The possibility of leaving assets outright to minor children may be the greatest disadvantage of the simple Will.  Many simple Wills call for everything to go to the surviving spouse ‑ which might be fine, IF there is a survivor.  The potential problem is that most of these documents name the children as secondary beneficiaries, upon the death of the second parent, or in the event of a simultaneous death.  If the parents die while the children are minors, a guardian must be appointed over the children’s inherited assets (and over the children themselves), and this is a cumbersome form of property ownership.  E.g., the law might require division of an asset, such as real estate, among the children, rather than holding it intact.  Remember, too, that guardianship usually ends at age 18 and assets must then be distributed outright.

A Trust, on the other hand, might provide for distributions only at a later age, once more maturity and financial responsibility have been developed.  Until then, almost unlimited flexibility can be achieved in the management of estate assets with a Trust.  This flexibility is desirable in dealing appropriately with the unique abilities and opportunities (or disabilities or illness) of each child, without requiring rigid equality of spending over the years. This is the approach most parents take while alive.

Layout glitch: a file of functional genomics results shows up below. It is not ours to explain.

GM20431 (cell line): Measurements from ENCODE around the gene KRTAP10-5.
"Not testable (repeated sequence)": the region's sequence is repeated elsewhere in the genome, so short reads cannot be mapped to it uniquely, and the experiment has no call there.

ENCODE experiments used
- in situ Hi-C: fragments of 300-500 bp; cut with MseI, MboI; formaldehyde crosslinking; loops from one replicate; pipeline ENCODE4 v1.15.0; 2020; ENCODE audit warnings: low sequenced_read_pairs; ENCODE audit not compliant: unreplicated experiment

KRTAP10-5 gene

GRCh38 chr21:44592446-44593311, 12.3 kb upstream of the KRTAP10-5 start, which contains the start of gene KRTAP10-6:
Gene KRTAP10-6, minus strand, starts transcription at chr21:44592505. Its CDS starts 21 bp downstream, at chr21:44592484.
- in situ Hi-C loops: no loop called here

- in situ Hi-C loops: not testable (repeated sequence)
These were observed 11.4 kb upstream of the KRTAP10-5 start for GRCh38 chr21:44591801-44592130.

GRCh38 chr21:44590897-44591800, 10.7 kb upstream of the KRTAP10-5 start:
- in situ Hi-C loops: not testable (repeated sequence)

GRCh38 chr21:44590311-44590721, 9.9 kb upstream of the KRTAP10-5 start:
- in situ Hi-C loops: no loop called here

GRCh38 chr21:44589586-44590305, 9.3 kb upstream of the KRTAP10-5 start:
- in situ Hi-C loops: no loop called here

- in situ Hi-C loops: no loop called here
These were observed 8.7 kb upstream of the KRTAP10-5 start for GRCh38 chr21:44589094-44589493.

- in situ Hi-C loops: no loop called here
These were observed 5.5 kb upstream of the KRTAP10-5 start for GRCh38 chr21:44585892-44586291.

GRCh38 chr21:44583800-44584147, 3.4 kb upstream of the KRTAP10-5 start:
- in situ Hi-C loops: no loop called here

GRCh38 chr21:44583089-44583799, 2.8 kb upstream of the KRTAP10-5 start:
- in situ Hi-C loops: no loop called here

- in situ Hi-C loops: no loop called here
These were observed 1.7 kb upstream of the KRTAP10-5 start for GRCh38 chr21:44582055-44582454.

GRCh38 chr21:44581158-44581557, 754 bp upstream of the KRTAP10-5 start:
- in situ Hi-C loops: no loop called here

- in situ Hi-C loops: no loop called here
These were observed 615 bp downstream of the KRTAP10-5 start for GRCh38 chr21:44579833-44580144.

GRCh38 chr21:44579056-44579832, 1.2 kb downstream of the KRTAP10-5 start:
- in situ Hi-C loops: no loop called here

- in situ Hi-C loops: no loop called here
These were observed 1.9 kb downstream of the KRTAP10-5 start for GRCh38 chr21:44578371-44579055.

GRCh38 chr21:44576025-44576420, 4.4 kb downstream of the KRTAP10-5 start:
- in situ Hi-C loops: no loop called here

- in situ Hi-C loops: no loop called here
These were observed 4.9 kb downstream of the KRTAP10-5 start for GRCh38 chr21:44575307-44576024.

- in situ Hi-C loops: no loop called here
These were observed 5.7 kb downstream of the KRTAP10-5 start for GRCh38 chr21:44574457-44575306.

With a Will, in contrast to a Trust, the Personal Representative’s management ends with his final report to the court, soon after completion of his legal duties.  Many simple Wills provide that when both parents are gone, everything is distributed outright, equally among the children.  Never mind about their actual needs.  With a Will, the way to be “fair” is usually to just be “equal”, because it is written in stone. Unfortunately, though, nobody can tell what the future might bring.